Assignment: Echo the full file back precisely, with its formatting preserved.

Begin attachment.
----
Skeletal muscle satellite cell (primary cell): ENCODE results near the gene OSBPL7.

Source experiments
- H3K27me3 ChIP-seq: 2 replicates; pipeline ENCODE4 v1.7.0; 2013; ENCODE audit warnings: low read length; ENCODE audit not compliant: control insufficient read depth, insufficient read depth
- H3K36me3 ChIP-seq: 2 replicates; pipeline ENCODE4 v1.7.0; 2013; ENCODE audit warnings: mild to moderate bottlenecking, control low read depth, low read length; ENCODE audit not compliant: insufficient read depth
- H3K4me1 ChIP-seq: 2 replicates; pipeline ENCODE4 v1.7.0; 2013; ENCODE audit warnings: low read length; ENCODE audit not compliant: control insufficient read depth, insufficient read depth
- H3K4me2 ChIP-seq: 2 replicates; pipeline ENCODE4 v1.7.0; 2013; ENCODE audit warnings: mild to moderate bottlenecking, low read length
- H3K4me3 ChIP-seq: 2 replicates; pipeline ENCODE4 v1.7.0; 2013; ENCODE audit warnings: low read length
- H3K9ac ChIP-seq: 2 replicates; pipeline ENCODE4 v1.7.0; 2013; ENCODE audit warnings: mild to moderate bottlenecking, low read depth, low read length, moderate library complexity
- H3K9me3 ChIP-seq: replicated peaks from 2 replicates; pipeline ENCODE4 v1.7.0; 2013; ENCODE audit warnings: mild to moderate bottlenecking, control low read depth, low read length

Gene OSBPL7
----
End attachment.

Skeletal muscle satellite cell (primary cell): ENCODE results near the gene OSBPL7.

Source experiments
- H3K27me3 ChIP-seq: 2 replicates; pipeline ENCODE4 v1.7.0; 2013; ENCODE audit warnings: low read length; ENCODE audit not compliant: control insufficient read depth, insufficient read depth
- H3K36me3 ChIP-seq: 2 replicates; pipeline ENCODE4 v1.7.0; 2013; ENCODE audit warnings: mild to moderate bottlenecking, control low read depth, low read length; ENCODE audit not compliant: insufficient read depth
- H3K4me1 ChIP-seq: 2 replicates; pipeline ENCODE4 v1.7.0; 2013; ENCODE audit warnings: low read length; ENCODE audit not compliant: control insufficient read depth, insufficient read depth
- H3K4me2 ChIP-seq: 2 replicates; pipeline ENCODE4 v1.7.0; 2013; ENCODE audit warnings: mild to moderate bottlenecking, low read length
- H3K4me3 ChIP-seq: 2 replicates; pipeline ENCODE4 v1.7.0; 2013; ENCODE audit warnings: low read length
- H3K9ac ChIP-seq: 2 replicates; pipeline ENCODE4 v1.7.0; 2013; ENCODE audit warnings: mild to moderate bottlenecking, low read depth, low read length, moderate library complexity
- H3K9me3 ChIP-seq: replicated peaks from 2 replicates; pipeline ENCODE4 v1.7.0; 2013; ENCODE audit warnings: mild to moderate bottlenecking, control low read depth, low read length

Gene OSBPL7